As we have seen, Plato, in order to distinguish between the philosopher and the non-philosopher, draws a distinction between knowledge and belief, and in doing this he makes a twofold distinction between, on the one hand, two different states of mind, and on the other between two different sets of objects corresponding to these different states of mind. The philosopher’s state of mind is knowledge and its objects are Beauty itself, Justice itself, and so on (i.e. the Forms); the non-philosopher’s state of mind is belief and its objects are the many particular things, just acts and so on. We ought now to ask ourselves whether there is in fact a distinction to be drawn between knowledge and belief, and if there is, whether Plato’s way of representing the distinction is satisfactory.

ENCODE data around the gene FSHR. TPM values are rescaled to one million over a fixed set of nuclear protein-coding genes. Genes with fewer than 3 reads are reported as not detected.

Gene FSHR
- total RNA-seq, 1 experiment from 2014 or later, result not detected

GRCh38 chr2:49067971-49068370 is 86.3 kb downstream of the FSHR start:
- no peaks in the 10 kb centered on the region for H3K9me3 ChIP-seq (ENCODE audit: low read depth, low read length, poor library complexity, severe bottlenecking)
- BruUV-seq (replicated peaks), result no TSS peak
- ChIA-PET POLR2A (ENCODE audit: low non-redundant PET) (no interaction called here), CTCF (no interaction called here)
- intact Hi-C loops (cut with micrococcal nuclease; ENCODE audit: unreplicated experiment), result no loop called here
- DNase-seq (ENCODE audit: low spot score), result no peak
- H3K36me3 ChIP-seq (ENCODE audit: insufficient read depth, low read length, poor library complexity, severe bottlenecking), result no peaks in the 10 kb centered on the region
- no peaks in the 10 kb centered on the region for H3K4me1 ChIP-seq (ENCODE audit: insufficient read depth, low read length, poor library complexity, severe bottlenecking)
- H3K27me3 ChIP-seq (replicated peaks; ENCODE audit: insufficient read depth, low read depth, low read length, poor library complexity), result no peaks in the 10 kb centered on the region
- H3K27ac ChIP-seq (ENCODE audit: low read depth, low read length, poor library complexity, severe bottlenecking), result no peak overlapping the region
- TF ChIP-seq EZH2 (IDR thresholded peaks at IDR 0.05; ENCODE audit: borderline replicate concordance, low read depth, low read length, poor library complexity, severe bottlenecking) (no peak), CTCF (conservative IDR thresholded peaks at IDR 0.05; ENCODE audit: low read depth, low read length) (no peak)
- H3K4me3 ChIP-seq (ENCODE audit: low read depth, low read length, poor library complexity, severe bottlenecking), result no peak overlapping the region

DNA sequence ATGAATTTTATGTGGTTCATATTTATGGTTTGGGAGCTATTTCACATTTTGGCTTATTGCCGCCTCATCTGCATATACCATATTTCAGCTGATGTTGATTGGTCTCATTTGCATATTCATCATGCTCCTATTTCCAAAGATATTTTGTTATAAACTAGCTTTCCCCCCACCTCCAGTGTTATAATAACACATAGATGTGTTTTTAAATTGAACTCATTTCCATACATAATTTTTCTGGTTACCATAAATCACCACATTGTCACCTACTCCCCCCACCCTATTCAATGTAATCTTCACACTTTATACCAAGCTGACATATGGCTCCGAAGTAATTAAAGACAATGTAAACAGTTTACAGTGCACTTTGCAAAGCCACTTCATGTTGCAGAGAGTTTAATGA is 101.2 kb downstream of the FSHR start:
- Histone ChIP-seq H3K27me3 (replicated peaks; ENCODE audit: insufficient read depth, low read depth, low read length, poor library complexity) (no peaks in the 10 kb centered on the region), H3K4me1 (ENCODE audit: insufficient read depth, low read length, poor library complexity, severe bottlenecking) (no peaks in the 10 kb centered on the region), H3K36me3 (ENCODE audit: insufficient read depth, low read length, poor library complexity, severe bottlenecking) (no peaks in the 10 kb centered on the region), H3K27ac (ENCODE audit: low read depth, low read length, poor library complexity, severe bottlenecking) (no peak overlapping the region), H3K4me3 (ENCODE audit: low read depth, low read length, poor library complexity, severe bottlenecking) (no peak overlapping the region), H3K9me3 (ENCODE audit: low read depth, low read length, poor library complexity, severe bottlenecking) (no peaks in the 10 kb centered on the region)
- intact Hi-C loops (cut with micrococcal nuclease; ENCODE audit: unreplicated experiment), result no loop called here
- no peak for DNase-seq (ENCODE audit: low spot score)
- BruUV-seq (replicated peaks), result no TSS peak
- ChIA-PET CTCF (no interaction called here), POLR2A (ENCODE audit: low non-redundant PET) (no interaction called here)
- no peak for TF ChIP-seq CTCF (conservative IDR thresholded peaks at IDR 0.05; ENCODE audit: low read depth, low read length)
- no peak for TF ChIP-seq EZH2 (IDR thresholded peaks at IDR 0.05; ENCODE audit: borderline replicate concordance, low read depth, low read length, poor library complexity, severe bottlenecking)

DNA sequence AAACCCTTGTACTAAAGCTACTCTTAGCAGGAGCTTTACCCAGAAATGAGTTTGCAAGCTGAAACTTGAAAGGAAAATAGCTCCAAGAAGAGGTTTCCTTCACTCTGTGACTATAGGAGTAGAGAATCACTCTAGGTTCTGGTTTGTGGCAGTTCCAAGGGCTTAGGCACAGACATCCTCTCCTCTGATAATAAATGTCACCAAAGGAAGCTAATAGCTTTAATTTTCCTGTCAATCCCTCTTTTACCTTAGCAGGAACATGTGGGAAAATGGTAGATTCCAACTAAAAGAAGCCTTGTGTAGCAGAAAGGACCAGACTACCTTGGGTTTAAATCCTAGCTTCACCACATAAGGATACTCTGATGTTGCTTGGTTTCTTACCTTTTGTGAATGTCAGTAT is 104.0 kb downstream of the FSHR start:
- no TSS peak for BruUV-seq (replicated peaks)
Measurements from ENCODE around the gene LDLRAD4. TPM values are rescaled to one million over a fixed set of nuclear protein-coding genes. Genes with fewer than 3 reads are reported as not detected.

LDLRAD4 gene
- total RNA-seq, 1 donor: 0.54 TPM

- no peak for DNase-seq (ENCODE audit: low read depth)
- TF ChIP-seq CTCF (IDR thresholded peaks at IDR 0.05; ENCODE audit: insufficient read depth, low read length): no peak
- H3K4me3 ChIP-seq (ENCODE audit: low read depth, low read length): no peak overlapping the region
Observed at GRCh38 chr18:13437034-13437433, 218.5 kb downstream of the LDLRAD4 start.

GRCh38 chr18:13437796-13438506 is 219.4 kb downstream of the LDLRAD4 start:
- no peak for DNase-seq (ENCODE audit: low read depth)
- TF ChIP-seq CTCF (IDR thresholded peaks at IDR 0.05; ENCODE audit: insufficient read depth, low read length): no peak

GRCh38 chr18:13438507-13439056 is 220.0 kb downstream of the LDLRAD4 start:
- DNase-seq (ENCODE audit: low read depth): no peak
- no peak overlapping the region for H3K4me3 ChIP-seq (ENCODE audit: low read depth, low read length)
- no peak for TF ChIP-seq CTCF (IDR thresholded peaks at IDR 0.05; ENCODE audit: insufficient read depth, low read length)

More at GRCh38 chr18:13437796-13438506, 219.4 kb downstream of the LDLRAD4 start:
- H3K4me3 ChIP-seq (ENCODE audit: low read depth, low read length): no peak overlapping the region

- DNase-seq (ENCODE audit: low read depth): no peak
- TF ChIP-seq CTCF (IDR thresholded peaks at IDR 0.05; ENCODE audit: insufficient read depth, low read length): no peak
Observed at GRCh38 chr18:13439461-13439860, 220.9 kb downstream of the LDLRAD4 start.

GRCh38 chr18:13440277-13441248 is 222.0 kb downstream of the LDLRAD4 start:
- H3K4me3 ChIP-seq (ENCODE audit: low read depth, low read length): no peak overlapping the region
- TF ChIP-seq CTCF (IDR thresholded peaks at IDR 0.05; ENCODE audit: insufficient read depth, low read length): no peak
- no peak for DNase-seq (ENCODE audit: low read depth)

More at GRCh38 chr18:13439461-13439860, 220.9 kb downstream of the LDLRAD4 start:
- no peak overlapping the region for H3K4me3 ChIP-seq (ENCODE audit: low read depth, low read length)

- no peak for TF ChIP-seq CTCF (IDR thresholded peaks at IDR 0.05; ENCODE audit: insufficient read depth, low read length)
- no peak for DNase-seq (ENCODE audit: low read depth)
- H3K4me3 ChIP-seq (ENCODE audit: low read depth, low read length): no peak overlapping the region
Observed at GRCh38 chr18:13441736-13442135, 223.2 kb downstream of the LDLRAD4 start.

KeywordsTrue Belief Direct Object Greek Word Ideal Standard Direct Acquaintance
Unable to display preview. Download preview PDF.